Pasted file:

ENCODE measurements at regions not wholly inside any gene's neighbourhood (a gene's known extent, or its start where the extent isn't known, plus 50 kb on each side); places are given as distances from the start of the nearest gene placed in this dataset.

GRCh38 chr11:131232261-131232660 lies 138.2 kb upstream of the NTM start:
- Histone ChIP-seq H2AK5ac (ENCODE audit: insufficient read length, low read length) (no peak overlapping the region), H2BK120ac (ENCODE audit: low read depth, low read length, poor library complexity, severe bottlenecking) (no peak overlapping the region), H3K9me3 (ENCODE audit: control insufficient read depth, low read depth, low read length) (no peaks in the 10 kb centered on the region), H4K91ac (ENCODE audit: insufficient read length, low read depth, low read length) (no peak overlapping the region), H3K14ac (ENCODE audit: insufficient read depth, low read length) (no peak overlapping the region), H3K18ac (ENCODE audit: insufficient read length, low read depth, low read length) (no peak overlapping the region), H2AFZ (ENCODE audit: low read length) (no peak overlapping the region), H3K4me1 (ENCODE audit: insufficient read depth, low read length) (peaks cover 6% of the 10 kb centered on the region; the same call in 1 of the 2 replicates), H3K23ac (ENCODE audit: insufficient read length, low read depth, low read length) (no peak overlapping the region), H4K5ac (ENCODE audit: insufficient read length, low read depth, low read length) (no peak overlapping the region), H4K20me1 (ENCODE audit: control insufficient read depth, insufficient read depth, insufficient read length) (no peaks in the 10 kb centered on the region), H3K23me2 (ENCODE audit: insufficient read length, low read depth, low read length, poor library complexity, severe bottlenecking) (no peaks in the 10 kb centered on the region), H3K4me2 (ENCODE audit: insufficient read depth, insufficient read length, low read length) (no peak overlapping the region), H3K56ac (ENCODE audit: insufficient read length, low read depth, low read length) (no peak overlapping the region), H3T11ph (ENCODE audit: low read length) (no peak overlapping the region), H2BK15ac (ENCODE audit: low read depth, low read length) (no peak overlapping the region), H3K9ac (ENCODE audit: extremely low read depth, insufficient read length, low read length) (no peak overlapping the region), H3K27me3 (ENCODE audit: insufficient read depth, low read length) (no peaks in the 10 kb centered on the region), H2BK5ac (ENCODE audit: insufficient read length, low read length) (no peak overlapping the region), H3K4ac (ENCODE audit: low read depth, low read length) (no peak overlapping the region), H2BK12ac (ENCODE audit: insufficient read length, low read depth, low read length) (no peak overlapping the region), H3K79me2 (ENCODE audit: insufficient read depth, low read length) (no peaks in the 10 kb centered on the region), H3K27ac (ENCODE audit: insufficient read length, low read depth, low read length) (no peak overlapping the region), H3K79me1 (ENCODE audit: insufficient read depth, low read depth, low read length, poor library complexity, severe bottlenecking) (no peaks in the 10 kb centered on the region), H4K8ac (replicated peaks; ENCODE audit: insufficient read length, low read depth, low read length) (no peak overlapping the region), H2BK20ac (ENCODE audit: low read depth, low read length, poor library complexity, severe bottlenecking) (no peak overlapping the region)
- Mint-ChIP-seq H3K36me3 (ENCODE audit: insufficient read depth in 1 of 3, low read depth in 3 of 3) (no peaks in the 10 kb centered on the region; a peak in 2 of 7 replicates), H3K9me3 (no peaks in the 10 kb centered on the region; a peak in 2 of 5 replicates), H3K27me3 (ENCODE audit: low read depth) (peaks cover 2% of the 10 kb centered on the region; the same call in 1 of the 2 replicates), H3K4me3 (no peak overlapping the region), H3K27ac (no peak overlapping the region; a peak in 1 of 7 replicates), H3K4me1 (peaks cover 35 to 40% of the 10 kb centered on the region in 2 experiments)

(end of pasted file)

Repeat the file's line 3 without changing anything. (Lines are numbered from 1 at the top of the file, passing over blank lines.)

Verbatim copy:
- Histone ChIP-seq H2AK5ac (ENCODE audit: insufficient read length, low read length) (no peak overlapping the region), H2BK120ac (ENCODE audit: low read depth, low read length, poor library complexity, severe bottlenecking) (no peak overlapping the region), H3K9me3 (ENCODE audit: control insufficient read depth, low read depth, low read length) (no peaks in the 10 kb centered on the region), H4K91ac (ENCODE audit: insufficient read length, low read depth, low read length) (no peak overlapping the region), H3K14ac (ENCODE audit: insufficient read depth, low read length) (no peak overlapping the region), H3K18ac (ENCODE audit: insufficient read length, low read depth, low read length) (no peak overlapping the region), H2AFZ (ENCODE audit: low read length) (no peak overlapping the region), H3K4me1 (ENCODE audit: insufficient read depth, low read length) (peaks cover 6% of the 10 kb centered on the region; the same call in 1 of the 2 replicates), H3K23ac (ENCODE audit: insufficient read length, low read depth, low read length) (no peak overlapping the region), H4K5ac (ENCODE audit: insufficient read length, low read depth, low read length) (no peak overlapping the region), H4K20me1 (ENCODE audit: control insufficient read depth, insufficient read depth, insufficient read length) (no peaks in the 10 kb centered on the region), H3K23me2 (ENCODE audit: insufficient read length, low read depth, low read length, poor library complexity, severe bottlenecking) (no peaks in the 10 kb centered on the region), H3K4me2 (ENCODE audit: insufficient read depth, insufficient read length, low read length) (no peak overlapping the region), H3K56ac (ENCODE audit: insufficient read length, low read depth, low read length) (no peak overlapping the region), H3T11ph (ENCODE audit: low read length) (no peak overlapping the region), H2BK15ac (ENCODE audit: low read depth, low read length) (no peak overlapping the region), H3K9ac (ENCODE audit: extremely low read depth, insufficient read length, low read length) (no peak overlapping the region), H3K27me3 (ENCODE audit: insufficient read depth, low read length) (no peaks in the 10 kb centered on the region), H2BK5ac (ENCODE audit: insufficient read length, low read length) (no peak overlapping the region), H3K4ac (ENCODE audit: low read depth, low read length) (no peak overlapping the region), H2BK12ac (ENCODE audit: insufficient read length, low read depth, low read length) (no peak overlapping the region), H3K79me2 (ENCODE audit: insufficient read depth, low read length) (no peaks in the 10 kb centered on the region), H3K27ac (ENCODE audit: insufficient read length, low read depth, low read length) (no peak overlapping the region), H3K79me1 (ENCODE audit: insufficient read depth, low read depth, low read length, poor library complexity, severe bottlenecking) (no peaks in the 10 kb centered on the region), H4K8ac (replicated peaks; ENCODE audit: insufficient read length, low read depth, low read length) (no peak overlapping the region), H2BK20ac (ENCODE audit: low read depth, low read length, poor library complexity, severe bottlenecking) (no peak overlapping the region)